A gaggle of researchers are telling us that online video is a powerful magnet–it makes people stick around websites longer. And it’s like rocket fuel for what marketers call conversion rates–having people who visit your site do what you want them to do. As for SEO, Forrester Research found that video can multiply your chances of appearing on the first-page of Google results by 50 times! I won’t bore you with the impressive stats I’ve collected; instead, I’ll just ask you to meditate–and then act–on the 4 1/2 tips I’m about to lay before you.
Tip #1: Just do it … go ahead and put some video on your homepage. While preparing this post by scoping out dozens of websites, I was shocked to realize how few use video, especially right up front on their homepages. Since video is demonstrably so potent, so influential, why don’t more companies and organizations deploy it? Especially folks that have a visual story to tell. A couple of days ago, I was nosing around TripAdvisor. Though I’ve used the site many times, I didn’t remember seeing any videos. And what’s more visual than travel?! It turns out that TripAdvisor does have videos–lots of them–but the ones I unearthed were nowhere near the homepage, and they showed up in a teeny player.
What worked much better for me was the homepage of Stonyfield–you know, the yogurt people. The first thing you see is a player with the familiar “Play” triangle and the single word “Welcome.” When you click on the picture, their homepage will open in a separate window. Watch a bit of their video, then come back and read on.
The video itself may be nothing to text home about: it consists of pretty still pix with message titles and a predictably organic-sounding acoustic guitar track. But it does convey their brand. What shows that Stonyfield really understands the persuasiveness of video is that you can connect to more than a dozen “YoTube” (groan) videos right from the homepage. Let’s give Stonyfield an “A” for this savvy … and move on to the next tip.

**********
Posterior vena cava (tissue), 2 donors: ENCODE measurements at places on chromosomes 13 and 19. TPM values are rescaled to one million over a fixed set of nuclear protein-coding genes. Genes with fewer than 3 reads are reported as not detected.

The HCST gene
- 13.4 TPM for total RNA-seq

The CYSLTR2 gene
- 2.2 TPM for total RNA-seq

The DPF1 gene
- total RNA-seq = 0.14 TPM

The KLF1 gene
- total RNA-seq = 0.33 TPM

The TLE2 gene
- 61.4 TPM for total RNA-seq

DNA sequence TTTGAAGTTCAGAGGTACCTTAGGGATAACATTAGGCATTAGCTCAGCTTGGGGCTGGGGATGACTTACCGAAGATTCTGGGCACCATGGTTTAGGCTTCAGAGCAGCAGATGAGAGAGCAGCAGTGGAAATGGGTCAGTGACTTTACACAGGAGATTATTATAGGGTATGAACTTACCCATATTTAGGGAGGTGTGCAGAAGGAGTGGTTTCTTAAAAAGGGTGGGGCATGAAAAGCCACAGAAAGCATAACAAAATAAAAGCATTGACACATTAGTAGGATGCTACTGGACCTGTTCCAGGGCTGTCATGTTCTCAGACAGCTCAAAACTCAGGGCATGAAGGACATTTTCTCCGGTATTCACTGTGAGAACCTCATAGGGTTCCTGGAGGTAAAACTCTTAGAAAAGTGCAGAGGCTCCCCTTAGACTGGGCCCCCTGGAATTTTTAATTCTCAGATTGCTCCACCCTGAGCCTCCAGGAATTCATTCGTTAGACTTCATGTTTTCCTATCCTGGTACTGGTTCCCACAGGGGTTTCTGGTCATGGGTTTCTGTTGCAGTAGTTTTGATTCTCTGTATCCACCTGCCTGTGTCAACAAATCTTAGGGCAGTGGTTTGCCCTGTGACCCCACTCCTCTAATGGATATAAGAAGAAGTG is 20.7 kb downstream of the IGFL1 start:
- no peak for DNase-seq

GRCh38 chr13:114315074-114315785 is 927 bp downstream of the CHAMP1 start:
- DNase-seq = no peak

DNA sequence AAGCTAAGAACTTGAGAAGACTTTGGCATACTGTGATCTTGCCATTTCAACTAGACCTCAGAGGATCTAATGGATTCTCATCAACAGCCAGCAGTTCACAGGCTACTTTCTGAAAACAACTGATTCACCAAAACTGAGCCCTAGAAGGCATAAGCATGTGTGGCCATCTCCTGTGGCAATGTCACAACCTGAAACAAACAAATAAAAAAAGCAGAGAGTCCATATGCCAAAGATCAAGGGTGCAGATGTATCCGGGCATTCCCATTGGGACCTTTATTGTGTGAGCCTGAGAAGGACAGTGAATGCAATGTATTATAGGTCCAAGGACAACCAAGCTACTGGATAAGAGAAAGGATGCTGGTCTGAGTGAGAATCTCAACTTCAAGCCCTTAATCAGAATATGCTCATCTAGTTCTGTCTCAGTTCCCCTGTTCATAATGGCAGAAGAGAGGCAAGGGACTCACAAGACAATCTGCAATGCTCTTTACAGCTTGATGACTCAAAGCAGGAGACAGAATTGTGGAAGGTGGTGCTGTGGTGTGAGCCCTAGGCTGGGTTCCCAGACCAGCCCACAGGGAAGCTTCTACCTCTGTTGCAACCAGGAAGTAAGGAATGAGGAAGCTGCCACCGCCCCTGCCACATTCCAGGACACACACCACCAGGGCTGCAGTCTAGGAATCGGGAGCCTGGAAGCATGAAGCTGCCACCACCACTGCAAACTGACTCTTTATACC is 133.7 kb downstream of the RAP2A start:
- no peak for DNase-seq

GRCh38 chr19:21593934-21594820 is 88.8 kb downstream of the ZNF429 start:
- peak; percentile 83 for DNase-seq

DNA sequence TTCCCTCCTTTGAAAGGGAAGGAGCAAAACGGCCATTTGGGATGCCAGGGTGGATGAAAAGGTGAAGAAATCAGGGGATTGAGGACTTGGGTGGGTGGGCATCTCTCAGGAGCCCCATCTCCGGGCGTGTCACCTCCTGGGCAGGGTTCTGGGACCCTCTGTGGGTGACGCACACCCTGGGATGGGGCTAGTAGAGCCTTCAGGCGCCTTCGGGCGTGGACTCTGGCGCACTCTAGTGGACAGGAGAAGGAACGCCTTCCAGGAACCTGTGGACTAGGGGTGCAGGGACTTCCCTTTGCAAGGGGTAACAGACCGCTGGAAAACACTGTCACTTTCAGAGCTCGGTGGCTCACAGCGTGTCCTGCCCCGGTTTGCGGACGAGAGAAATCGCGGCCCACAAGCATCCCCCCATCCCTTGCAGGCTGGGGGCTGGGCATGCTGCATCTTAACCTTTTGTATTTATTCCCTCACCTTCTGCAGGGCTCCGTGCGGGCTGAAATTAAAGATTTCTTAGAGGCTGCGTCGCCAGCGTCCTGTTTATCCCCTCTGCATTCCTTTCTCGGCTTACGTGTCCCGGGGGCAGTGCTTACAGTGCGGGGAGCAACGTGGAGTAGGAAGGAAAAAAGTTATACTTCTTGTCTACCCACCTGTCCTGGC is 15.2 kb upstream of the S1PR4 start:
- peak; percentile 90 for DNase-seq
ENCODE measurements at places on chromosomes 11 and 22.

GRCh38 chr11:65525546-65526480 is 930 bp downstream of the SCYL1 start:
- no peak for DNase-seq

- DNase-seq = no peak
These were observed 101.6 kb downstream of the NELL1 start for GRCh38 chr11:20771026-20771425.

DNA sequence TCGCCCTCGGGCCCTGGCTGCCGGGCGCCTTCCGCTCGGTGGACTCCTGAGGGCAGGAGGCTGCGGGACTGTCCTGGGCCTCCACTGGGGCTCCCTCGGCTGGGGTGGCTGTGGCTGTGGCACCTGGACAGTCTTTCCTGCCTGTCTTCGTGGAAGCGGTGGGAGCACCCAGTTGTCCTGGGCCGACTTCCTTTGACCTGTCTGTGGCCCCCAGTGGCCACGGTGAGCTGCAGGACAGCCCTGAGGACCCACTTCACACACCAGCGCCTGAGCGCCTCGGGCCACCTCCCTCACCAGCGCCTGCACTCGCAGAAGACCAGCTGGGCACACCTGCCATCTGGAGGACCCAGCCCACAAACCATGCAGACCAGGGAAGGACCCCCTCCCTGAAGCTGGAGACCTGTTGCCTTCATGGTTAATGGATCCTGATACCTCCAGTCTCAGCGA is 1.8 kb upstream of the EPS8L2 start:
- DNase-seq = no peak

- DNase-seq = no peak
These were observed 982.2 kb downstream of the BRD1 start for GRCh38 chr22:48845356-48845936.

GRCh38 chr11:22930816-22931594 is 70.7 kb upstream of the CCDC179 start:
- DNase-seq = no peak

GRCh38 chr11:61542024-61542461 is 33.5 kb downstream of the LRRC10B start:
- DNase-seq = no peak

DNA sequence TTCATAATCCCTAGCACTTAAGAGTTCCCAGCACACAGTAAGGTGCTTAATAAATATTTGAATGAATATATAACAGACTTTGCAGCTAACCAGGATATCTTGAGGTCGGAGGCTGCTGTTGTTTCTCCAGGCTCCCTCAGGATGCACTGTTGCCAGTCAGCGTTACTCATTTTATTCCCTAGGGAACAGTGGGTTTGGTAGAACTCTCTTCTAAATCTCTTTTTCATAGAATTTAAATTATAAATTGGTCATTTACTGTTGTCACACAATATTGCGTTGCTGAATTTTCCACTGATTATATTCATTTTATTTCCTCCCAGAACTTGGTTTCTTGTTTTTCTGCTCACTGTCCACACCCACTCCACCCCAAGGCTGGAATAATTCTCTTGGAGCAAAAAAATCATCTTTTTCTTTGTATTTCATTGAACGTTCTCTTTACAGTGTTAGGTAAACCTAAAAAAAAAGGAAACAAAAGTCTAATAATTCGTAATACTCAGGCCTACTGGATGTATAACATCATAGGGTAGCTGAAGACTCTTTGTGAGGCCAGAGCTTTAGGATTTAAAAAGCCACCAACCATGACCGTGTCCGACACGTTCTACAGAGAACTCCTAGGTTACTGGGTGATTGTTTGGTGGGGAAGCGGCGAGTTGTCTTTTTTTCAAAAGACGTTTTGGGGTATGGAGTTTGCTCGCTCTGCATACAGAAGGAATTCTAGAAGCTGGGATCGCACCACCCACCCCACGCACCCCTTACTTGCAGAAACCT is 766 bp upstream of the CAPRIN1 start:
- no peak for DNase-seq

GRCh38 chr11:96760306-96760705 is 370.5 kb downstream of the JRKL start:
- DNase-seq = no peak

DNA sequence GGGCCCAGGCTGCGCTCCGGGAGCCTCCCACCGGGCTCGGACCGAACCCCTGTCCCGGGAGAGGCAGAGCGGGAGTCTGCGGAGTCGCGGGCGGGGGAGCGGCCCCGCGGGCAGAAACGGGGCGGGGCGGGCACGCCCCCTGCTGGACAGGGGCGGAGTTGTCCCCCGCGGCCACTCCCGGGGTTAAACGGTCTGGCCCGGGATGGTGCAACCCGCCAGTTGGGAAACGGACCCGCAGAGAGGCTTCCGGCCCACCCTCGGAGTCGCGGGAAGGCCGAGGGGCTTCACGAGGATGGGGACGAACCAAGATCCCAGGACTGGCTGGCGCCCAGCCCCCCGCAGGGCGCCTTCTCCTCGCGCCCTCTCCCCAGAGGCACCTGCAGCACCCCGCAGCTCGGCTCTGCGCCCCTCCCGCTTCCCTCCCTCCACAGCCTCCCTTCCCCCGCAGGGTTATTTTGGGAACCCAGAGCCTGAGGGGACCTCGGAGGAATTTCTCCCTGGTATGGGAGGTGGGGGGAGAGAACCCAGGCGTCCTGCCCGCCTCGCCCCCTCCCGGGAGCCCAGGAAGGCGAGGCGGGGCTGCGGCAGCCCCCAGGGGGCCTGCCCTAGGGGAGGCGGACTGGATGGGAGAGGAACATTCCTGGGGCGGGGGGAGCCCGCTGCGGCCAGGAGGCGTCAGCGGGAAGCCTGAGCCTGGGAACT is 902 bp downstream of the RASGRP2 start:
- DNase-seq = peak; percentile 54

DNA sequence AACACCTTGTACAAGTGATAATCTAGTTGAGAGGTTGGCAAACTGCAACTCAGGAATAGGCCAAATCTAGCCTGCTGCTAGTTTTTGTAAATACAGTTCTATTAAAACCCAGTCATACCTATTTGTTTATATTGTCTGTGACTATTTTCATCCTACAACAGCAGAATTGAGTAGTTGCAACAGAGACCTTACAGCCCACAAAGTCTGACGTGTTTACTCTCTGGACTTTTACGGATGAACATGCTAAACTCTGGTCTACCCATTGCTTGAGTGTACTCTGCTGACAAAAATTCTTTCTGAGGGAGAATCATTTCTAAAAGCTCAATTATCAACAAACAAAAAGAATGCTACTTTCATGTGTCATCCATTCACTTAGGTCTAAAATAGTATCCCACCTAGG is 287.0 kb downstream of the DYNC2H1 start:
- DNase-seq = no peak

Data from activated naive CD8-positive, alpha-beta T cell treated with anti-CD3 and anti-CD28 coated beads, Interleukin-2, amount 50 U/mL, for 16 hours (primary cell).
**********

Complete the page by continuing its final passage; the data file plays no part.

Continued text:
Tip #2: Know your audience and what they want. By now, it’s almost a marketing cliché that your customers (or other people you’re trying to reach) don’t care about you and what you have to offer. They care about how you’re going to solve their problems or satisfy their needs. Do you know who your audience is and why they’ve sought out your website? Here’s an example of a homepage video that demonstrates understanding the audience and what they’re looking for. You’ll need to watch about 45 seconds of it to get their premise.
[vimeo clip_id="4167960" width="400" height="300"]
This video is clickable from the homepage of Design Continuum. They’re a sophisticated “innovation and design consultancy,” so their potential clients are apt to be connoisseurs of good design. The storyline and graphic approach of this video are subtle and complex. They don’t hit you in the face. Another website with this sort of video might drive would-be clients away, but I’ll wager that Continuum’s enlightened clients are impressed. The company gets high marks for knowing their audience and playing to them.